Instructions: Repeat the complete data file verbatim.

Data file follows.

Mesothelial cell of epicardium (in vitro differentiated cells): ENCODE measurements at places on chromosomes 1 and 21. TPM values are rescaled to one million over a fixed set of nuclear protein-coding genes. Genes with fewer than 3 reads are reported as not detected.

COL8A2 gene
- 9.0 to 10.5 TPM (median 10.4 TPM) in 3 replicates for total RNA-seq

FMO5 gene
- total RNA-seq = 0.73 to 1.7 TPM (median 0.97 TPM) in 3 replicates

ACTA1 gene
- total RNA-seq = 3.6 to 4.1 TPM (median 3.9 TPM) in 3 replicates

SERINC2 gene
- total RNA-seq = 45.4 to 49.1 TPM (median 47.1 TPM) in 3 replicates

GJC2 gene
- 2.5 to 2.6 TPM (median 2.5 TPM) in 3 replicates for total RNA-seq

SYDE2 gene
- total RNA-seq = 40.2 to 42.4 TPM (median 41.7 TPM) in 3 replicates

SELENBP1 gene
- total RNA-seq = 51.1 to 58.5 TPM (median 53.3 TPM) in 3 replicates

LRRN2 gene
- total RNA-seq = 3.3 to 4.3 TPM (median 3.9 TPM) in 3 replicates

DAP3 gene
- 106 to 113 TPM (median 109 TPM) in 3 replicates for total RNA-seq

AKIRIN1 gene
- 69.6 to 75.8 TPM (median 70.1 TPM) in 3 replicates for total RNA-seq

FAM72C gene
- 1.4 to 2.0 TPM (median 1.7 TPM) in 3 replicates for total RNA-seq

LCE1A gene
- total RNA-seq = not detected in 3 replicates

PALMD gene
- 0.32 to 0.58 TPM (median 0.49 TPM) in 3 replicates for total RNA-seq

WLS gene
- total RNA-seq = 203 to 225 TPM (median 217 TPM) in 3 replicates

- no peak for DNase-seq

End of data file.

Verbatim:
Mesothelial cell of epicardium (in vitro differentiated cells): ENCODE measurements at places on chromosomes 1 and 21. TPM values are rescaled to one million over a fixed set of nuclear protein-coding genes. Genes with fewer than 3 reads are reported as not detected.

COL8A2 gene
- 9.0 to 10.5 TPM (median 10.4 TPM) in 3 replicates for total RNA-seq

FMO5 gene
- total RNA-seq = 0.73 to 1.7 TPM (median 0.97 TPM) in 3 replicates

ACTA1 gene
- total RNA-seq = 3.6 to 4.1 TPM (median 3.9 TPM) in 3 replicates

SERINC2 gene
- total RNA-seq = 45.4 to 49.1 TPM (median 47.1 TPM) in 3 replicates

GJC2 gene
- 2.5 to 2.6 TPM (median 2.5 TPM) in 3 replicates for total RNA-seq

SYDE2 gene
- total RNA-seq = 40.2 to 42.4 TPM (median 41.7 TPM) in 3 replicates

SELENBP1 gene
- total RNA-seq = 51.1 to 58.5 TPM (median 53.3 TPM) in 3 replicates

LRRN2 gene
- total RNA-seq = 3.3 to 4.3 TPM (median 3.9 TPM) in 3 replicates

DAP3 gene
- 106 to 113 TPM (median 109 TPM) in 3 replicates for total RNA-seq

AKIRIN1 gene
- 69.6 to 75.8 TPM (median 70.1 TPM) in 3 replicates for total RNA-seq

FAM72C gene
- 1.4 to 2.0 TPM (median 1.7 TPM) in 3 replicates for total RNA-seq

LCE1A gene
- total RNA-seq = not detected in 3 replicates

PALMD gene
- 0.32 to 0.58 TPM (median 0.49 TPM) in 3 replicates for total RNA-seq

WLS gene
- total RNA-seq = 203 to 225 TPM (median 217 TPM) in 3 replicates

- no peak for DNase-seq